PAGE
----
Originally I thought Wroten would play a little bit of point guard but also some at the two and maybe even the three. With Isaiah's looming departure, I would say that Wroten's minutes at the point will double. It was going to be a three-headed monster at the "one", but now it will likely be a two-person job. I do expect Wroten to get a few minutes as a two-guard at times when Lorenzo wants two sharp ball handlers in the game at once, or if the opposing two-guard is small. That is a mismatch that Wroten could really exploit, because he can play so much taller than 6-5 when he needs to.

The two-guard will now be a bit more open. C.J. Wilcox, I would expect, would be the starter. At 6-5, he is able to create his shot with very little opening. And his release is unreal. He is the best shooter on the team and can go for 25 points in the blink of an eye if he gets hot and teams are stubborn enough to remain in a zone defense. Wilcox also is a solid defender, giving him the edge in competition for the starting job.

With Thomas' exit, I think the Huskies will run more offense for the sophomore-to-be from Utah. He is such a devastating shooter. His minutes might go upwards of 25 per game now.

The other two-guard in the mix is obviously Senior Scott Suggs. Suggs is one of the most versatile players in the Romar line up. He is arguably as good of a shooter as Wilcox, and probably a little more solid on defense. His minutes will definitely go up without Isaiah in the line up.

Incoming freshman Hakeem Stewart could also vie for some time at the two-guard position but because he has had to contend with a sore knee pretty much his entire senior season, he might come in a little bit rusty. A redshirt year would probably be beneficial both to him and for the long term plans of the Huskies.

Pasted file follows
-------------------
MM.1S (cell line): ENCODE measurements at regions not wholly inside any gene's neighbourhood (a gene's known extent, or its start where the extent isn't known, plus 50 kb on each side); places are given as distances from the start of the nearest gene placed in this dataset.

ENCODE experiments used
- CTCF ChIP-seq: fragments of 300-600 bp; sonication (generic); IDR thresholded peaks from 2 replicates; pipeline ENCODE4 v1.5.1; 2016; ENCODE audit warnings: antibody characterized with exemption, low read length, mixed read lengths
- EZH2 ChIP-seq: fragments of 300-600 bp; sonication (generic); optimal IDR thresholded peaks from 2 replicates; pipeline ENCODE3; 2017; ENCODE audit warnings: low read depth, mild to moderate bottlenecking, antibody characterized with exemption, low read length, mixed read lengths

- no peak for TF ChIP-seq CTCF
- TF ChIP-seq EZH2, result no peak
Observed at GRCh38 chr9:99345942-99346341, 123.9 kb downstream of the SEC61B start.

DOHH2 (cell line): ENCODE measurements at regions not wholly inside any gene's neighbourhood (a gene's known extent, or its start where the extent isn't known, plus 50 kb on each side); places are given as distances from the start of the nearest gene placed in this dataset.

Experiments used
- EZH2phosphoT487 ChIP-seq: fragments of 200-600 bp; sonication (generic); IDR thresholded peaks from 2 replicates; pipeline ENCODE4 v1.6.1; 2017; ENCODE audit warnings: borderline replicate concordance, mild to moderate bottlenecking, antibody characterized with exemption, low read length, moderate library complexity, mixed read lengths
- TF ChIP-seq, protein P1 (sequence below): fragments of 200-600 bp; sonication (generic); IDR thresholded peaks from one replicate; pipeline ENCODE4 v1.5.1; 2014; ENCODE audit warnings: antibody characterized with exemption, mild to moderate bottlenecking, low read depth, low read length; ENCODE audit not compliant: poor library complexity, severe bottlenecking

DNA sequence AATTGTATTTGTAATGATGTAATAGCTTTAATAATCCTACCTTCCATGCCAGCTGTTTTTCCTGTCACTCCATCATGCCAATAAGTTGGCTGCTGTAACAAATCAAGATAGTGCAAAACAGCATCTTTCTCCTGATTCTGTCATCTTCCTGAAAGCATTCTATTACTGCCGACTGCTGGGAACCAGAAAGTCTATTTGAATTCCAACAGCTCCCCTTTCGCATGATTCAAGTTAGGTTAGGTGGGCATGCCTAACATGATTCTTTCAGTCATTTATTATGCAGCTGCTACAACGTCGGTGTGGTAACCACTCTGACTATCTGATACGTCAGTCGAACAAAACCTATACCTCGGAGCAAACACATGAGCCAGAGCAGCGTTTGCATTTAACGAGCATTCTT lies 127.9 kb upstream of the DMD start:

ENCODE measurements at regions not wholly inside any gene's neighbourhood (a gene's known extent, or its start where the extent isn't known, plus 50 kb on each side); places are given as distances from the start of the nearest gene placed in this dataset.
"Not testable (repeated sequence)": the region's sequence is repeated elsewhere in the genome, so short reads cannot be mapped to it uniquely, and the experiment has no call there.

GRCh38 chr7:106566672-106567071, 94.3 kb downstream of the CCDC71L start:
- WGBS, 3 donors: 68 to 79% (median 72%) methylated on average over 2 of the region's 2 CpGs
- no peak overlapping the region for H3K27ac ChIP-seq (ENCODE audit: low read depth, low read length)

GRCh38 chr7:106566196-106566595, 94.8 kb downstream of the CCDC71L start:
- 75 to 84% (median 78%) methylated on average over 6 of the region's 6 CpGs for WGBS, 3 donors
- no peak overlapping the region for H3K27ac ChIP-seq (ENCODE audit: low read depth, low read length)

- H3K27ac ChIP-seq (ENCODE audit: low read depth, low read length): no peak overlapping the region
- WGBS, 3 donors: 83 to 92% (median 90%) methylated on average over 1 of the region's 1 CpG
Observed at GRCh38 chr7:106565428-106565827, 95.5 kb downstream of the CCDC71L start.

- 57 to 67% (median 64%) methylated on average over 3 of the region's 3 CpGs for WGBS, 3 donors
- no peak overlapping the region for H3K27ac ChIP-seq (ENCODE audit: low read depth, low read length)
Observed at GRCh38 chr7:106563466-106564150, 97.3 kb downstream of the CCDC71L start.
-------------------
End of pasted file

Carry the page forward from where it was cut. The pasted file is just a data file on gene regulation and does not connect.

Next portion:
If Wilcox and Suggs can handle the majority of the minutes at the "two", that would allow Terrence Ross to pick up closer to 25 or 30 minutes at the "three" or "swing forward" position. Ross, at 6-6 and incredible hands, is well suited to the forward position because he proved to be a solid rebounder last year late in the season. Ross was moving back and forth between the two and three, but it would be beneficial for him to stay at the three and become a Quincy Pondexter type of player (but a much more lethal shooter) that can carry the team offensively. I would now expect him to be the leading scorer on next year's team.

So you are now probably looking at a three-guard rotation of the following:
- Abul Gaddy: 20-25 minutes at the point guard.
- Tony Wroten: 15-20 minutes at the point guard.
- C.J. Wilcox: 20-25 minutes at the two-guard.
- Scott Suggs: 10-15 minutes at the two-guard.
- Tony Wroten: 5-10 minutes at the two-guard.
- Terrence Ross: 25-30 minutes at the three-swing.
- Scott Suggs: 10-15 minutes at the three-swing.